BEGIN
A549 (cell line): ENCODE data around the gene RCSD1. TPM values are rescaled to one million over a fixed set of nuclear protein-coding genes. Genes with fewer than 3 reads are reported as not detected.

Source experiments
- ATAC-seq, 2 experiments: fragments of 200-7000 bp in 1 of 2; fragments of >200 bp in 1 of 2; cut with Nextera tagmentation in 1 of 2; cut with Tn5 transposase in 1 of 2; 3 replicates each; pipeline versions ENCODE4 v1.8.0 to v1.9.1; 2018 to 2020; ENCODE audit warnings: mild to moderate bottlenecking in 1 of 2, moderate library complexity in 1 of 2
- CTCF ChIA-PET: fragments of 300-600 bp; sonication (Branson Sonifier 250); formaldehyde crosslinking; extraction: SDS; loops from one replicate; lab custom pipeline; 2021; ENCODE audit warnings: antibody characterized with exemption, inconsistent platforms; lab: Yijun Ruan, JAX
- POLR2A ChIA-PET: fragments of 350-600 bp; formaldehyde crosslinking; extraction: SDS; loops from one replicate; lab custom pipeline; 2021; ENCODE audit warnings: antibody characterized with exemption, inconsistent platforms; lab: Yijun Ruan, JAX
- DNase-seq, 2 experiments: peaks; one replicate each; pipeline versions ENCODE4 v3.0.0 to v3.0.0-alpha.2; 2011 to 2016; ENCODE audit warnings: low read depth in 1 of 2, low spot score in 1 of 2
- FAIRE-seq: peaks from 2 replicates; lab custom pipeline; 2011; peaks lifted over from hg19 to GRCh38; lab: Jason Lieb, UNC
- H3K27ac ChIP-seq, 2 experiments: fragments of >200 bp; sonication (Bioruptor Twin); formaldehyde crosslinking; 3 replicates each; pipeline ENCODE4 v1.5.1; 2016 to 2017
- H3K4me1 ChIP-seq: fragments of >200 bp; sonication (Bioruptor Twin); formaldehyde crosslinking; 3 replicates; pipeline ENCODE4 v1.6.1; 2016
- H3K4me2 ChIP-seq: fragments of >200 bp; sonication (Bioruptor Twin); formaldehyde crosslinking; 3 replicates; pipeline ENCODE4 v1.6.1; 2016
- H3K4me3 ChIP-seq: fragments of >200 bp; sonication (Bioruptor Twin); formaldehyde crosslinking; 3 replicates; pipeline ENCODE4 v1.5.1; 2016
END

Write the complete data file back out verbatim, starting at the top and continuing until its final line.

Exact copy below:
A549 (cell line): ENCODE data around the gene RCSD1. TPM values are rescaled to one million over a fixed set of nuclear protein-coding genes. Genes with fewer than 3 reads are reported as not detected.

Source experiments
- ATAC-seq, 2 experiments: fragments of 200-7000 bp in 1 of 2; fragments of >200 bp in 1 of 2; cut with Nextera tagmentation in 1 of 2; cut with Tn5 transposase in 1 of 2; 3 replicates each; pipeline versions ENCODE4 v1.8.0 to v1.9.1; 2018 to 2020; ENCODE audit warnings: mild to moderate bottlenecking in 1 of 2, moderate library complexity in 1 of 2
- CTCF ChIA-PET: fragments of 300-600 bp; sonication (Branson Sonifier 250); formaldehyde crosslinking; extraction: SDS; loops from one replicate; lab custom pipeline; 2021; ENCODE audit warnings: antibody characterized with exemption, inconsistent platforms; lab: Yijun Ruan, JAX
- POLR2A ChIA-PET: fragments of 350-600 bp; formaldehyde crosslinking; extraction: SDS; loops from one replicate; lab custom pipeline; 2021; ENCODE audit warnings: antibody characterized with exemption, inconsistent platforms; lab: Yijun Ruan, JAX
- DNase-seq, 2 experiments: peaks; one replicate each; pipeline versions ENCODE4 v3.0.0 to v3.0.0-alpha.2; 2011 to 2016; ENCODE audit warnings: low read depth in 1 of 2, low spot score in 1 of 2
- FAIRE-seq: peaks from 2 replicates; lab custom pipeline; 2011; peaks lifted over from hg19 to GRCh38; lab: Jason Lieb, UNC
- H3K27ac ChIP-seq, 2 experiments: fragments of >200 bp; sonication (Bioruptor Twin); formaldehyde crosslinking; 3 replicates each; pipeline ENCODE4 v1.5.1; 2016 to 2017
- H3K4me1 ChIP-seq: fragments of >200 bp; sonication (Bioruptor Twin); formaldehyde crosslinking; 3 replicates; pipeline ENCODE4 v1.6.1; 2016
- H3K4me2 ChIP-seq: fragments of >200 bp; sonication (Bioruptor Twin); formaldehyde crosslinking; 3 replicates; pipeline ENCODE4 v1.6.1; 2016
- H3K4me3 ChIP-seq: fragments of >200 bp; sonication (Bioruptor Twin); formaldehyde crosslinking; 3 replicates; pipeline ENCODE4 v1.5.1; 2016